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Wednesday, 16 May 2007

The Man in the White Suit (1951) Alexander Mackendrick

Very much an Ealing Studios product, their name appears after the director's at the beginning and at the very end of the end credits. After that namecheck we find ourselves at Corland Mills, where Alec Guinness is causing havoc even before we know who he's playing, running a cart inadvertently into the owner of the mill and his girlfriend, whose father owns the competition. He's a scientist, one who works on his own with some sort of melodic sounding apparatus.

Very subtly, it becomes obvious that he's been researching using guerilla tactics, nobody has a clue about anything that he's doing and they're all eager to blame someone else and shift the responsibility for doing anything about it. Guinness merely stands about observing but not saying a word, keeping as far away from any of their activity as possible. It's obvious that he's something special but we don't know what, because next thing we know he's out on his ear. All we find out is that he's a fish out of water wherever he goes. The left wing instinctively believes that he's a victim of the system, before stopping for tea. After all, they had to fight for it. The technical bods don't know how their expensive equipment works, so sees him as the expert they really need. The people in charge don't have a clue who he is, what he does or where he came from.

Guinness is Stratton and Stratton is like a ghost, flitting around unnoticed or misunderstood by everyone and that's precisely how he likes it. It frees him up to do his thing with polymerising the amino acid residue, or whatever it is in technical jargon. The only person who pays any attention is Daphne Birnley, the daughter of the owner of , Birnley's, the second mill we see him working for. What he really is is an idealist and so is she. He discovers a means of manufacturing a fabric that doesn't wrinkle or stain and effectively lasts forever.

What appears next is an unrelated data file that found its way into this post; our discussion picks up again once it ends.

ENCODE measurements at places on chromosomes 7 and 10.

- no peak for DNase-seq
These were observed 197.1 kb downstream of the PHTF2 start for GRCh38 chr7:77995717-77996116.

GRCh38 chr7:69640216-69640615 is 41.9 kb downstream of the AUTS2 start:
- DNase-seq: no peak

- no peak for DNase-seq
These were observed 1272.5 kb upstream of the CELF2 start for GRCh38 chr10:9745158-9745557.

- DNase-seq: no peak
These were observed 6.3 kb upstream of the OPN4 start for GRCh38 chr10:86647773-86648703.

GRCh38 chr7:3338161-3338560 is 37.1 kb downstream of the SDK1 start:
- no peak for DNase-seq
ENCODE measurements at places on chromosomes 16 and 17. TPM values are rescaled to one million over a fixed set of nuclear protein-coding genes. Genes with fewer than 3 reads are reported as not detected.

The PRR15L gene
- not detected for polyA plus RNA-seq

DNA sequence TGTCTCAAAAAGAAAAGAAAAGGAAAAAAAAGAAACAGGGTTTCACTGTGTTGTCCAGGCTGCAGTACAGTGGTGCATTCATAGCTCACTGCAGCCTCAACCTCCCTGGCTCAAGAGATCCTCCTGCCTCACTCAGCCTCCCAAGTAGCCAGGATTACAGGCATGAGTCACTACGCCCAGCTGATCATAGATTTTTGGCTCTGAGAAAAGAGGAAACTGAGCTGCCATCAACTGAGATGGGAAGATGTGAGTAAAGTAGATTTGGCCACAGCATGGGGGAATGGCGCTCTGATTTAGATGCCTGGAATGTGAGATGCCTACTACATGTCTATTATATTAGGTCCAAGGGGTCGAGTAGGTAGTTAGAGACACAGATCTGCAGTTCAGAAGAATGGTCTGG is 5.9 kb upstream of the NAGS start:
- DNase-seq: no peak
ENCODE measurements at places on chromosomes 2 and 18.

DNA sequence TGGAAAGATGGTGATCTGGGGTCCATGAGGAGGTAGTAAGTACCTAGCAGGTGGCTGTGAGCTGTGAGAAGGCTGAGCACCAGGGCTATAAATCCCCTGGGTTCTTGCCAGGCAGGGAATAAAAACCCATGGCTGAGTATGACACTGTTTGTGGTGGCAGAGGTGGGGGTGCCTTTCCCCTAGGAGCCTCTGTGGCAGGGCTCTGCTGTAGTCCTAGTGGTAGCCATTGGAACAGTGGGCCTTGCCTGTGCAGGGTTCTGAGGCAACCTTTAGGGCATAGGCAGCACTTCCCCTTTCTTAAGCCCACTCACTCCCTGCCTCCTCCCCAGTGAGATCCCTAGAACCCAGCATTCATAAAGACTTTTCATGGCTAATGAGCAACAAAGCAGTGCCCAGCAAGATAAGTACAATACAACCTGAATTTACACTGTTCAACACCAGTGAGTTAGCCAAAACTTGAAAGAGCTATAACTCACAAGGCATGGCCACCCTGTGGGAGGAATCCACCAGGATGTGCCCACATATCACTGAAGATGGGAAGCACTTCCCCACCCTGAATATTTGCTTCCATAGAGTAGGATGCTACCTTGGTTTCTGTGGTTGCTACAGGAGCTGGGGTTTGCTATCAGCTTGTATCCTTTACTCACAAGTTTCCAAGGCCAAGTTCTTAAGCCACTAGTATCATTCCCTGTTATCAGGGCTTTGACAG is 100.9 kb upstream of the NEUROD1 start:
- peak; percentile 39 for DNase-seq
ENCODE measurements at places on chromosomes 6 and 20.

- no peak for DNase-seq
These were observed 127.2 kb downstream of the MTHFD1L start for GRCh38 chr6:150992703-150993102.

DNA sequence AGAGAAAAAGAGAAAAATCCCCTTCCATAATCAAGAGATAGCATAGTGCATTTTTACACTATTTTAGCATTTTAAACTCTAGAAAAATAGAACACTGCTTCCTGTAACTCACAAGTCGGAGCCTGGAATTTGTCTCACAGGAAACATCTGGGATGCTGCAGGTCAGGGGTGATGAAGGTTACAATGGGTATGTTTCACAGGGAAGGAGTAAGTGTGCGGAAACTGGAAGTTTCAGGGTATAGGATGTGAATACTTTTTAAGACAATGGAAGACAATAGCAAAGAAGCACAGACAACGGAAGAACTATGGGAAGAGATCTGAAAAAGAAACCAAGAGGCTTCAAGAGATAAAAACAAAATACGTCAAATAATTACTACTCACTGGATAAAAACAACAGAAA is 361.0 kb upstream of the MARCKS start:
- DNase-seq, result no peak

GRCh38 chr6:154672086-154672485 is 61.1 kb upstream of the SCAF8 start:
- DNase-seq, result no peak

Guinness is wonderful as the young idealist and Joan Greenwood, who also worked with him in Kind Hearts and Coronets, another great Ealing comedy. I firmly believe that she has the greatest, most seductive voice in film history, and this film doesn't just benefit from that but also the most awesome wheeze of a laugh ever, courtesy of an old and shrivelled Ernest Thesiger, sixteen years after his last instantly memorable characterisation, Dr Pretorius in Bride of Frankenstein.

Thesiger is Sir John Kierlaw, leader of half of the campaign to stop Stratton. This campaign is what else beyond Guinness's genius, Greenwood's voice and Thesiger's laugh makes this film, because it's about the only time you'll ever see a teaming up of everyone against one man. It's a bizarre unity between the industrial power elite, who want to stop Stratton to protect their infrastructure and their income, and the unions, who want to stop him to protect their job. How this is portrayed is spot on and it's not surprising that this is one of the British Film Institute's Top 100 British Films. It's the only one of the great four Ealing comedies that starred Alec Guinness that I'd never managed to see, but I'm very glad to finally catch up with it. It's as great as everyone said it was.

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